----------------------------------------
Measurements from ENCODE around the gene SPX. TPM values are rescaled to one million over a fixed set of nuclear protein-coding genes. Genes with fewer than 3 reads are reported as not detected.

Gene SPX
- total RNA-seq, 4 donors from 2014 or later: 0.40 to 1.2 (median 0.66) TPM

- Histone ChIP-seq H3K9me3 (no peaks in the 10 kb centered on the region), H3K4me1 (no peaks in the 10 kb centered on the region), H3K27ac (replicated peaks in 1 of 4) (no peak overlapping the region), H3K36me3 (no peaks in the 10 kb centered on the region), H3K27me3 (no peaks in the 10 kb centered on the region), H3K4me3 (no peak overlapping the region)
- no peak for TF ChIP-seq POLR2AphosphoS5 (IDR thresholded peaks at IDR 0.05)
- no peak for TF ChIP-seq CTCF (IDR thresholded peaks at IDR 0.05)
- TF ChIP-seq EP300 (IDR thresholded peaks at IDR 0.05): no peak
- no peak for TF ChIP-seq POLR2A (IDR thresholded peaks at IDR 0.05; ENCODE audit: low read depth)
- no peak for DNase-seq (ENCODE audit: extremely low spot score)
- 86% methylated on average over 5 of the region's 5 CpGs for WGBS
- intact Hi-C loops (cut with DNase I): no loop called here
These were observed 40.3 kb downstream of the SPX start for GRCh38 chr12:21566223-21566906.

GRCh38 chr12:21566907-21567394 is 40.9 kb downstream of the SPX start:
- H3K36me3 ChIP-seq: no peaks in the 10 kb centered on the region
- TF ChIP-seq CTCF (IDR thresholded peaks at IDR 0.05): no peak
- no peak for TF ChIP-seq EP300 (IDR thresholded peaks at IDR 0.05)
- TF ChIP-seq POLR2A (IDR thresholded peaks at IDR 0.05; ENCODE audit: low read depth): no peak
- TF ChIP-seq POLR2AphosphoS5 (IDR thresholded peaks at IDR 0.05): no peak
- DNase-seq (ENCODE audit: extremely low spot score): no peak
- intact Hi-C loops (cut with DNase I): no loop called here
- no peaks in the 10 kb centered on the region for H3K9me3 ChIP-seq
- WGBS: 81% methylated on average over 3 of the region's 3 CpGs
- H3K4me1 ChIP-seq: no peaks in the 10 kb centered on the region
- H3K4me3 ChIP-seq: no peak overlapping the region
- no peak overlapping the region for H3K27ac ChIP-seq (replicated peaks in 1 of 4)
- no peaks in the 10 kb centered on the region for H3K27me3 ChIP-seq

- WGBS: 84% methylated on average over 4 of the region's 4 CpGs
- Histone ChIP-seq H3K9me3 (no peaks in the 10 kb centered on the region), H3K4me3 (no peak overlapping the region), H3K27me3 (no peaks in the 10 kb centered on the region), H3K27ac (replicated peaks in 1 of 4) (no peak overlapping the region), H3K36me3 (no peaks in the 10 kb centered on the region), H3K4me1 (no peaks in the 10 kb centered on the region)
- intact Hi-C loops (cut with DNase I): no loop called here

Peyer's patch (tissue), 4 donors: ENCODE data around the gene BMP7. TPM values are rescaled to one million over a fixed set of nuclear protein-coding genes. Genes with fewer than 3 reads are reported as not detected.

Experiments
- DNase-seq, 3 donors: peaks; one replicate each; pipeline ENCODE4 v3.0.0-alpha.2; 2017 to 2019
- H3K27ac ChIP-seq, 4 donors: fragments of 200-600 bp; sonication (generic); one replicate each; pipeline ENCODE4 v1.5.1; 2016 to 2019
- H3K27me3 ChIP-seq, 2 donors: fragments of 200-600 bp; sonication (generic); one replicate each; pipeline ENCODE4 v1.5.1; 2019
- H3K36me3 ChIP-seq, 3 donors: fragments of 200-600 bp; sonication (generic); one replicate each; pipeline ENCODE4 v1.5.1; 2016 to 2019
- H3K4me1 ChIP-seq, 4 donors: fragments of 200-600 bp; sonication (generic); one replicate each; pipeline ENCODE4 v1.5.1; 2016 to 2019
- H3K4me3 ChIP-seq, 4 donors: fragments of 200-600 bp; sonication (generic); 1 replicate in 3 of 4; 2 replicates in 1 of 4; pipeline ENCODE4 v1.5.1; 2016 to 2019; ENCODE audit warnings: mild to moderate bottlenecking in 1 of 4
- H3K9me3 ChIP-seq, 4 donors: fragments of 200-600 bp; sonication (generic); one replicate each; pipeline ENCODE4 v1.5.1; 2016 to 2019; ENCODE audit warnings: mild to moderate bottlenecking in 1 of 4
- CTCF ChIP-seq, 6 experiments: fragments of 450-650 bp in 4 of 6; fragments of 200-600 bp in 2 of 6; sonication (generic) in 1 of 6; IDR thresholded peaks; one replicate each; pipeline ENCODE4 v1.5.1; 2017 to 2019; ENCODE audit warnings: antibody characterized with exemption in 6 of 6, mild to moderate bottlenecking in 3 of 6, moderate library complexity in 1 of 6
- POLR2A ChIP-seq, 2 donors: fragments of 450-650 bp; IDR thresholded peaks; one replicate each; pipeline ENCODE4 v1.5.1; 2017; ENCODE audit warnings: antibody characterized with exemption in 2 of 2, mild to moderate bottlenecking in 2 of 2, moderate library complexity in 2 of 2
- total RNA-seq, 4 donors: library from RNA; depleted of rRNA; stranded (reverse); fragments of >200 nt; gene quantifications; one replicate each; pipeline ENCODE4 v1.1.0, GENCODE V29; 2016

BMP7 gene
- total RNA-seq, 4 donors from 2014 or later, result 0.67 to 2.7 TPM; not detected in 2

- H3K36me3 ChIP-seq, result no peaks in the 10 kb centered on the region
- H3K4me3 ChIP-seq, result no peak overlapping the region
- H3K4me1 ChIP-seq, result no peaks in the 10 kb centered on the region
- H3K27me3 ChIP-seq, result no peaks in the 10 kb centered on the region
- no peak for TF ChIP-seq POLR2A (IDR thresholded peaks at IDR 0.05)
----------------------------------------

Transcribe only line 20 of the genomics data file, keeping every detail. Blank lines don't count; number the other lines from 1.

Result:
- intact Hi-C loops (cut with DNase I): no loop called here